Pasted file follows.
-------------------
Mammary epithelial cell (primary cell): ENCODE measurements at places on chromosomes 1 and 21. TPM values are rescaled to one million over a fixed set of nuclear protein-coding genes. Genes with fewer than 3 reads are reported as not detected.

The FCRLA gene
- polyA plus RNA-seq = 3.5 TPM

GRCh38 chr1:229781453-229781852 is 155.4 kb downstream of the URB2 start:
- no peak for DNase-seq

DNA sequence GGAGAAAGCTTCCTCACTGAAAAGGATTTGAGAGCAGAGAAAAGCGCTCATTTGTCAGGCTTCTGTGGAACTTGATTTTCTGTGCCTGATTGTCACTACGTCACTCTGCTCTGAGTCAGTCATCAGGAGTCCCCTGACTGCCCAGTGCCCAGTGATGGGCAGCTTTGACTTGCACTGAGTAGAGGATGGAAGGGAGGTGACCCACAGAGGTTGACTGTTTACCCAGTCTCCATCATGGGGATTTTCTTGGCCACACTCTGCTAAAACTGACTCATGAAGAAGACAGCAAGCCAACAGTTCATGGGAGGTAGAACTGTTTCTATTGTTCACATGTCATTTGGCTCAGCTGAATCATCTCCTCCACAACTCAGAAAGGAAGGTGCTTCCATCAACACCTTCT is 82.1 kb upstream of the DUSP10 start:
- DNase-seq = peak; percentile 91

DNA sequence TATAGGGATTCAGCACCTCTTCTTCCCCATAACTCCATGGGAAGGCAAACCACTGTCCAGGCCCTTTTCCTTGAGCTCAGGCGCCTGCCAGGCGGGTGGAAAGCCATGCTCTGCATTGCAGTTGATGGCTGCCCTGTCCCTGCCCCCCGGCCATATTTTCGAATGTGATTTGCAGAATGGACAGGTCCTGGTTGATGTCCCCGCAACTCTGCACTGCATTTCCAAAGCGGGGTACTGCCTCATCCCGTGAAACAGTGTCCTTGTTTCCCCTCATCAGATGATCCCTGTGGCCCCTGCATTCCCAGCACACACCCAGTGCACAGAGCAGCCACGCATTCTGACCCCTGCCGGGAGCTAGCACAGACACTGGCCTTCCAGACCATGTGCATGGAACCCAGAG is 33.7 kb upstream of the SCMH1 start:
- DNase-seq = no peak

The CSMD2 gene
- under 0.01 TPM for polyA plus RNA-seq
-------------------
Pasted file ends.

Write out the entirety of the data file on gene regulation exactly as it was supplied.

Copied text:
Mammary epithelial cell (primary cell): ENCODE measurements at places on chromosomes 1 and 21. TPM values are rescaled to one million over a fixed set of nuclear protein-coding genes. Genes with fewer than 3 reads are reported as not detected.

The FCRLA gene
- polyA plus RNA-seq = 3.5 TPM

GRCh38 chr1:229781453-229781852 is 155.4 kb downstream of the URB2 start:
- no peak for DNase-seq

DNA sequence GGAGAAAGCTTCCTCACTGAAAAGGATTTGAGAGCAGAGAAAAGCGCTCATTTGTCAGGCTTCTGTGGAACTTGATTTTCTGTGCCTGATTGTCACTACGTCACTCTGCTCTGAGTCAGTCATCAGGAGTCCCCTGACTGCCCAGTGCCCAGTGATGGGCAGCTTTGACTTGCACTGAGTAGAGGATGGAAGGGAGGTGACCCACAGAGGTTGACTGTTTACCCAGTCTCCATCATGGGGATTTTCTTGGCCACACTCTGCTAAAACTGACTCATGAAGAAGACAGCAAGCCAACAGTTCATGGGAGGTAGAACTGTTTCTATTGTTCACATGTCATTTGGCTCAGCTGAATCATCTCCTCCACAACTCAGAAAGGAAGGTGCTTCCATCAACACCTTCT is 82.1 kb upstream of the DUSP10 start:
- DNase-seq = peak; percentile 91

DNA sequence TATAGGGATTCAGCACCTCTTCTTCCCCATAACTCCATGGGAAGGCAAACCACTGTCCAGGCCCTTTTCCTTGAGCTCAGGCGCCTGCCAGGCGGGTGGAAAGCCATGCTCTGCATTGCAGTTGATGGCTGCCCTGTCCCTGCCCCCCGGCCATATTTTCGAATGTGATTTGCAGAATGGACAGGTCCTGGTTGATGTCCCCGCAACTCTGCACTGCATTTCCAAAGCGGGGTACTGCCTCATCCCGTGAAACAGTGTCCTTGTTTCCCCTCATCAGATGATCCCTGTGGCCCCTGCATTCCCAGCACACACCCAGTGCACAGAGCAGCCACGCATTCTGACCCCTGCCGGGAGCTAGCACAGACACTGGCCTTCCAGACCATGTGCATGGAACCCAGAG is 33.7 kb upstream of the SCMH1 start:
- DNase-seq = no peak

The CSMD2 gene
- under 0.01 TPM for polyA plus RNA-seq